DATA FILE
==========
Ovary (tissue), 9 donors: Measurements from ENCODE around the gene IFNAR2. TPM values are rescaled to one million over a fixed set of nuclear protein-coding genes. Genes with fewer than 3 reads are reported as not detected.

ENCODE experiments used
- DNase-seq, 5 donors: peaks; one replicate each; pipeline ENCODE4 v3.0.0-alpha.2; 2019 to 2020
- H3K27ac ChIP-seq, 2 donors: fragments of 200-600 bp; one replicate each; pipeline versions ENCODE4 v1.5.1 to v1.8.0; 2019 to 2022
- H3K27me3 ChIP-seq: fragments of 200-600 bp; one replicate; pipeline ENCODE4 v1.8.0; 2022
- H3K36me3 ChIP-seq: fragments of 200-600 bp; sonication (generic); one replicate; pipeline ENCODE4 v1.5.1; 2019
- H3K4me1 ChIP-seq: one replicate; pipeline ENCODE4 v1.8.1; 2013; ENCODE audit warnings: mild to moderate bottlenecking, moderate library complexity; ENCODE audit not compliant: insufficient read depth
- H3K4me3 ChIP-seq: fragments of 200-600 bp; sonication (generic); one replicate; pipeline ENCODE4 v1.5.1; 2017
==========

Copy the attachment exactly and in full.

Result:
Ovary (tissue), 9 donors: Measurements from ENCODE around the gene IFNAR2. TPM values are rescaled to one million over a fixed set of nuclear protein-coding genes. Genes with fewer than 3 reads are reported as not detected.

ENCODE experiments used
- DNase-seq, 5 donors: peaks; one replicate each; pipeline ENCODE4 v3.0.0-alpha.2; 2019 to 2020
- H3K27ac ChIP-seq, 2 donors: fragments of 200-600 bp; one replicate each; pipeline versions ENCODE4 v1.5.1 to v1.8.0; 2019 to 2022
- H3K27me3 ChIP-seq: fragments of 200-600 bp; one replicate; pipeline ENCODE4 v1.8.0; 2022
- H3K36me3 ChIP-seq: fragments of 200-600 bp; sonication (generic); one replicate; pipeline ENCODE4 v1.5.1; 2019
- H3K4me1 ChIP-seq: one replicate; pipeline ENCODE4 v1.8.1; 2013; ENCODE audit warnings: mild to moderate bottlenecking, moderate library complexity; ENCODE audit not compliant: insufficient read depth
- H3K4me3 ChIP-seq: fragments of 200-600 bp; sonication (generic); one replicate; pipeline ENCODE4 v1.5.1; 2017